Increasingly we have come to believe that the real marginal economy over the next several quarters will be neither that of the contracting US, nor that of the rapidly tightening, yet still very much inflationary China, but the (arguably) third largest one: that of Japan. Over the past month we have suggested that in addition to already latent deflationary tendencies, the recent post-earthquake collapse will require a dramatic, and very political intervention in BOJ monetary policies (here and here), in order to avoid a global contraction. Yet as David Koo proposed yesterday, the (infra)structural changes will demand an overhaul so profound that the contraction will be not only severe but likely very extended due to spillover effects into energy commodity demand, thus creating a non-virtuous feedback loop. So for those who are still new to the Japan story, below we present an extended presentation compiled by The Tail Chaser blog which compiles the relevant bits and pieces on the Japanese economy to scare even the most optimistic fan of the land of the setting sun (which certainly is not Dylan Grice who recently suggested that a very possible outcome is a Weimar repeat as the BOJ takes the von Havenstein route to excess debt resolution).
As the Intrigued Trader over at Tail Chaser says:
The data presented was sourced from a variety of entities and might not be 100% accurate/on the spot, but it sure gives you a very good idea about where Japan now stands in terms of growth potential, debt sustainability and risk-reward. It hasn't been updated to include after-earthquake/tsunami economic data and governtment/central bank response, however these tragic facts only make the case even more interesting. In my opinion they only increased the probability of my desired outcomes.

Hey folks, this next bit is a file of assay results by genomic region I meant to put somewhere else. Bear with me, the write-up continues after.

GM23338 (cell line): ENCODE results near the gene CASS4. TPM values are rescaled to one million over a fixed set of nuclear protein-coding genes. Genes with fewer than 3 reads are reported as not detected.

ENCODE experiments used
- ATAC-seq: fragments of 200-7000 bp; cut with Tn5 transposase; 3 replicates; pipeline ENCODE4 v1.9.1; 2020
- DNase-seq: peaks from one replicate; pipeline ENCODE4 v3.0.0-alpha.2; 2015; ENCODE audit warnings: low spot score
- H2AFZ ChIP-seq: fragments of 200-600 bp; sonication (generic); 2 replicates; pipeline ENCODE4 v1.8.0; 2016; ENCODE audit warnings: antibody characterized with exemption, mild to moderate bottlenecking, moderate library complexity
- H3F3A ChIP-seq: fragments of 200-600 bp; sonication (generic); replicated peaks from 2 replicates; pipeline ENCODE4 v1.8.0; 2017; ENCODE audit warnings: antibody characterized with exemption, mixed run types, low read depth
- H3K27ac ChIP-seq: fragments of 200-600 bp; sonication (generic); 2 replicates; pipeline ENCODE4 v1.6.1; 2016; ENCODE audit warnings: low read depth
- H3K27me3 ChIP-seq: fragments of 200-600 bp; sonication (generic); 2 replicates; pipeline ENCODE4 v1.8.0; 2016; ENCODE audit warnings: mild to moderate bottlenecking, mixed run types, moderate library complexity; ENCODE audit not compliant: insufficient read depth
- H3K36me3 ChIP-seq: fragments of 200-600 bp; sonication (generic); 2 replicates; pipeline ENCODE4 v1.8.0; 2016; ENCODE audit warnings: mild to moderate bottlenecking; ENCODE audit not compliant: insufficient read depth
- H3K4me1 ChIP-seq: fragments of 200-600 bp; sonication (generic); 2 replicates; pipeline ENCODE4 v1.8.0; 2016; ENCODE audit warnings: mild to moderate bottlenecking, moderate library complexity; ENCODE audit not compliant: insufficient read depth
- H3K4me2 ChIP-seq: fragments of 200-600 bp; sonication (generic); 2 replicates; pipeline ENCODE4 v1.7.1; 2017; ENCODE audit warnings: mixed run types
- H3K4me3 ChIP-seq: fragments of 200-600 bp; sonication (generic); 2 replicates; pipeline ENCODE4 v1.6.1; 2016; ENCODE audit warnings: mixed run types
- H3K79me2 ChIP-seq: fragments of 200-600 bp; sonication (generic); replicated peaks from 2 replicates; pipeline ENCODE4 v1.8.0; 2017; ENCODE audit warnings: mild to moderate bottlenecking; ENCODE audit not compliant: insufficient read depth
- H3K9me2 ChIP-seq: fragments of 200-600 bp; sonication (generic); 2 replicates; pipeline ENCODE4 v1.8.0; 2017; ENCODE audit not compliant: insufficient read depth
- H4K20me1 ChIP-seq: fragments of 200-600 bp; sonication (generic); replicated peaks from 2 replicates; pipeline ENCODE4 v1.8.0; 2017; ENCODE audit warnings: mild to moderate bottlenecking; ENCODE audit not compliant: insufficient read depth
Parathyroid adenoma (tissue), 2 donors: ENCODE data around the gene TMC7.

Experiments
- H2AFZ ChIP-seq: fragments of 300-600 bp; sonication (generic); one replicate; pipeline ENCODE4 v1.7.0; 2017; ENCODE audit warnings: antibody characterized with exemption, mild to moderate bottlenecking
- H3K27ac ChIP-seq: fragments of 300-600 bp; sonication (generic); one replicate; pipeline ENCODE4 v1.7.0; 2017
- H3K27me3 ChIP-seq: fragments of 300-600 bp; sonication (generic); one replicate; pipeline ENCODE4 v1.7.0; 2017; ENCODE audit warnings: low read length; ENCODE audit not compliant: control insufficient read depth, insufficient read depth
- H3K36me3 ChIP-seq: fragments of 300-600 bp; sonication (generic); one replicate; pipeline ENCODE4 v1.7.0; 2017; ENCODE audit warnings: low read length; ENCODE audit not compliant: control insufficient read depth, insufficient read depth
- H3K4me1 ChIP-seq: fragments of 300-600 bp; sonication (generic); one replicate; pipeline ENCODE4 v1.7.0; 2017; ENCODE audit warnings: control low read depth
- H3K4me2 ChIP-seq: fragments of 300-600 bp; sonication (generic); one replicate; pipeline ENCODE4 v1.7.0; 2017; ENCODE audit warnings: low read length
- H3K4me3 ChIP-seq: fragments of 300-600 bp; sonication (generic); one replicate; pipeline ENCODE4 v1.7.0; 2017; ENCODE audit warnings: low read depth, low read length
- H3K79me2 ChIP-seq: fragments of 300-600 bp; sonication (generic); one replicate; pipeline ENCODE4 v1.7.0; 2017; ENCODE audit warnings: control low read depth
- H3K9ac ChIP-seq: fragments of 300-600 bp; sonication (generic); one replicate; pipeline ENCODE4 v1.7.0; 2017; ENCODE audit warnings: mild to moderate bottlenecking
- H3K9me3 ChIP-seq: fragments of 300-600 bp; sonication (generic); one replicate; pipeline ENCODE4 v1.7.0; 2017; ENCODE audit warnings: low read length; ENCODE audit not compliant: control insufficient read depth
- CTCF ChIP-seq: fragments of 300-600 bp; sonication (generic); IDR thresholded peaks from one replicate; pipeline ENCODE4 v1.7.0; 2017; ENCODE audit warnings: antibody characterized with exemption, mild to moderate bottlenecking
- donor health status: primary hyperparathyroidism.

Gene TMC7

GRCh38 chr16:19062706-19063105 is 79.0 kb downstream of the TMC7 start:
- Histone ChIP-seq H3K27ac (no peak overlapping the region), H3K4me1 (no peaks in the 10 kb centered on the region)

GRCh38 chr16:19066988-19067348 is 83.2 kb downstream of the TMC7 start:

At the end I presented trade ideas that, together, from what I call the pillars for the bet against Japan.
Pricing has, of course, changed since then, but not a lot. As others have mentioned, the asymmetry is huge.
The final word on this trade is simple: confidence. If the music stops for JGBs, Japan could be gone quickly.
And for those who enjoy chasing black swan trades, nobody proposes better risk/return scenarios than Dylan Grice (here). In the meantime, here is all you need to know about Japan.